5 High running motivation and dopamine signaling

Women with high motivation to run may protect from the meno-pause-associated reduction in running capacity partially owing to greater intrinsic motivation to run compared to sedentary or obese women. A previous study [71] partially supports our hypothesis in that high voluntary running rats, compared to low voluntary running rats, were physically active partially due to enhanced DA-associated transcriptomes in the NAc. In line with this study, compared to control mice, highly active mice showed greater DA activity in the mesolimbic DA circuit [72,73]. Whereas the role of the NAc DA signaling in facilitating the rewarding nature of running has been somewhat reported, whether enhancing DA activity protects against the menopause or OVX-induced decrease in voluntary running is still vague. To test this, our group used the rats selectively bred for high aerobic capacity (HCR) and low aerobic capacity (LCR), which model was developed by researchers in the University of Michigan [74]. They found a unique divergence in running behavior between two rat lines, with a significant 5-fold greater voluntary running distance in HCR rats compared to LCR rats. Using this rat model, our group determined the potential role of NAc DA signaling in voluntary wheel running in OVXed female rats [75]. This study demonstrated that HCR rats had greater wheel running distance and the activation of dopamine signaling compared to LCR rats. While HCR rats gradually decreased their weekly running distance following OVX, LCR rats started low but gradually increased weekly running over 11 weeks. To investigate the underlying mechanism, we investigated their mRNA expressions in the NAc. We found that HCR rats had greater D1 stimulatory receptors and lower D3 and 4 inhibitory receptor mRNA expressions compared to LCR rats. However, OVX significantly upregulated inhibitory dopamine receptors (i.e., D2 and 4 receptor mRNA expressions) in HCR rats, implying a strong effect of OVX independent of one’ s aerobic capacity or running motivation. More studies are needed to confirm our findings in clinical and other non-clinical research.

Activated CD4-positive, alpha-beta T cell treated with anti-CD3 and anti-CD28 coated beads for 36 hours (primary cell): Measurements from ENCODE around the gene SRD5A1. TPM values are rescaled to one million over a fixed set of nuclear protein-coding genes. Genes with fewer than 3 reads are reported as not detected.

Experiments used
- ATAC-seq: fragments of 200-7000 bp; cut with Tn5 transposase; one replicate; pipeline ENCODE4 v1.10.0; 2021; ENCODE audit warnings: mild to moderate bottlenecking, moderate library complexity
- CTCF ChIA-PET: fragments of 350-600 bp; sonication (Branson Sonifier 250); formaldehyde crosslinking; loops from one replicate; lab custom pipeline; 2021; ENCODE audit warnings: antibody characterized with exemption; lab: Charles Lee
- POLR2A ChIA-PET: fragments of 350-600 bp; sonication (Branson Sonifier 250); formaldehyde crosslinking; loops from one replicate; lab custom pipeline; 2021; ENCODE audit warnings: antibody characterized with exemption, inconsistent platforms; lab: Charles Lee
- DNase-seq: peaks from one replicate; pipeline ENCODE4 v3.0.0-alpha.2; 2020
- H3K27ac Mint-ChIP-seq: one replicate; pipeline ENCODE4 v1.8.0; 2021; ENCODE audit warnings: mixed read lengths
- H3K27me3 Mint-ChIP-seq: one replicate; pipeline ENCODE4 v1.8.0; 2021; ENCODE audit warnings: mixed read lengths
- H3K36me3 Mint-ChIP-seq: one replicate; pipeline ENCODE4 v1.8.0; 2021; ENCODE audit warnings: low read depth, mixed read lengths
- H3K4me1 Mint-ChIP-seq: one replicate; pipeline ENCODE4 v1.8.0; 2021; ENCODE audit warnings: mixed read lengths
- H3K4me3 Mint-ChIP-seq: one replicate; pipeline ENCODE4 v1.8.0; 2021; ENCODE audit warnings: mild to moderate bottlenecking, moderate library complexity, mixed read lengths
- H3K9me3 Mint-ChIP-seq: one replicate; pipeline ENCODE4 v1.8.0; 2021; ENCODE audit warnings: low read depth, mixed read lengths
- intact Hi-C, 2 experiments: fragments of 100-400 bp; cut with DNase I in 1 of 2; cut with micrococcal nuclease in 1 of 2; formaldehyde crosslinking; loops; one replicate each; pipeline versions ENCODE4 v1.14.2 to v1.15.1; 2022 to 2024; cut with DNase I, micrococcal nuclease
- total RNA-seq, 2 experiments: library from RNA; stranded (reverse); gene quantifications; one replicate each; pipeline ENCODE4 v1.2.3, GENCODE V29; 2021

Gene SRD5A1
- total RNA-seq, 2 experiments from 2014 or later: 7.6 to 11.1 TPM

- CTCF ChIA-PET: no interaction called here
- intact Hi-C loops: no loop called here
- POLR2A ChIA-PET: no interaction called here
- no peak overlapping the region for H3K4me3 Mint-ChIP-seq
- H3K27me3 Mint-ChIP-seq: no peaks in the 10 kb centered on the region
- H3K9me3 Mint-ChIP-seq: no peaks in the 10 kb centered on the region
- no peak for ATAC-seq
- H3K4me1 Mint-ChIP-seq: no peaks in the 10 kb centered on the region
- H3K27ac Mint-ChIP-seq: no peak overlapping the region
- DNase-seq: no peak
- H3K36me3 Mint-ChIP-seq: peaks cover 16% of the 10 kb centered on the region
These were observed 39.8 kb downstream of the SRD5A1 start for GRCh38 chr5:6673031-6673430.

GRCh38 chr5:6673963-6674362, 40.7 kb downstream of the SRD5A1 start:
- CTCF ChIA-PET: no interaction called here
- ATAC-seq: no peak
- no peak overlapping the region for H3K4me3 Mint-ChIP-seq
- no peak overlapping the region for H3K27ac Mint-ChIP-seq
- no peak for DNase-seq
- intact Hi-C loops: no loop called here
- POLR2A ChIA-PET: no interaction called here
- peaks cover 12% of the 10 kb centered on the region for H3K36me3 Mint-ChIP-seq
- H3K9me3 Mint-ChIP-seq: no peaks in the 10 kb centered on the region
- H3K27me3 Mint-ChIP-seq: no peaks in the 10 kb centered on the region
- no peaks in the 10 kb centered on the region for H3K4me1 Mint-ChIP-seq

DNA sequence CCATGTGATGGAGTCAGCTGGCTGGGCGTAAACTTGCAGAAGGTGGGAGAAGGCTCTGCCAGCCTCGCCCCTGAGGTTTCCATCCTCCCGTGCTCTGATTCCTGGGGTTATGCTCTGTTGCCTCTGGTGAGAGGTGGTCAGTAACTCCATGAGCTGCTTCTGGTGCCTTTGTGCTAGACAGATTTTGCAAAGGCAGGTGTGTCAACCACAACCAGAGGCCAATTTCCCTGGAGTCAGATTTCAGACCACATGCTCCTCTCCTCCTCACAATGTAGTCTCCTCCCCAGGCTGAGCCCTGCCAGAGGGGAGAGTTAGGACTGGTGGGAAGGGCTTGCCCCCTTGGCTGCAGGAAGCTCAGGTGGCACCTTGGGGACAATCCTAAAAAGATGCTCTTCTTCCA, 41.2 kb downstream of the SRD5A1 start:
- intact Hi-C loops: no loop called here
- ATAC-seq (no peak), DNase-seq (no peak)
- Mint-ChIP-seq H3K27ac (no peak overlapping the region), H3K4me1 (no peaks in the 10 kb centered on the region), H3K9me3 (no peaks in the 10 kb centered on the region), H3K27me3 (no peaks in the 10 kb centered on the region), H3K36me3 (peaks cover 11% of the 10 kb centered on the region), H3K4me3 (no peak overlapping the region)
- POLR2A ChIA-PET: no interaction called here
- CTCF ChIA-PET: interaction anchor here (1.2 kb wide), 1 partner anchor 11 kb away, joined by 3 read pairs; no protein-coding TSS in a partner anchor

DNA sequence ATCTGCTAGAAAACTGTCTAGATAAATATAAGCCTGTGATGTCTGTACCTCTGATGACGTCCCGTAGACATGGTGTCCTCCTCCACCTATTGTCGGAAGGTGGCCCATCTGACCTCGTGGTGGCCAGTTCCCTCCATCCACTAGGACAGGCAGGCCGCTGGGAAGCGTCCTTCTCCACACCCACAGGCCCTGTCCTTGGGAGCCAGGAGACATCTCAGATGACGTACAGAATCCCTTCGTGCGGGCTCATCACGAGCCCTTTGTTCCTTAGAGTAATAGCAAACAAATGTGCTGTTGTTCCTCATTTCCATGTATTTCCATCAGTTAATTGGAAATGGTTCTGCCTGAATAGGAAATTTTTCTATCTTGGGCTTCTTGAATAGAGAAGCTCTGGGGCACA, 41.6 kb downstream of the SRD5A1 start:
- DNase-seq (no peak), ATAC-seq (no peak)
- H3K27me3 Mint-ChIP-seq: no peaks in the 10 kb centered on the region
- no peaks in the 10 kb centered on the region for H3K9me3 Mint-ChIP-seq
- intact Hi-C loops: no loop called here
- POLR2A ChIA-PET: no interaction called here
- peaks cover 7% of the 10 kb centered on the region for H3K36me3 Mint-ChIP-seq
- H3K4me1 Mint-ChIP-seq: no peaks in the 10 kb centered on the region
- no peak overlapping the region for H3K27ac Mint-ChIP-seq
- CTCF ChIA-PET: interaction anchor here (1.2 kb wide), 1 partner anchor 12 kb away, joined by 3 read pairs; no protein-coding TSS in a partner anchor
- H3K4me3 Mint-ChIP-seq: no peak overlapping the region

CONCLUSION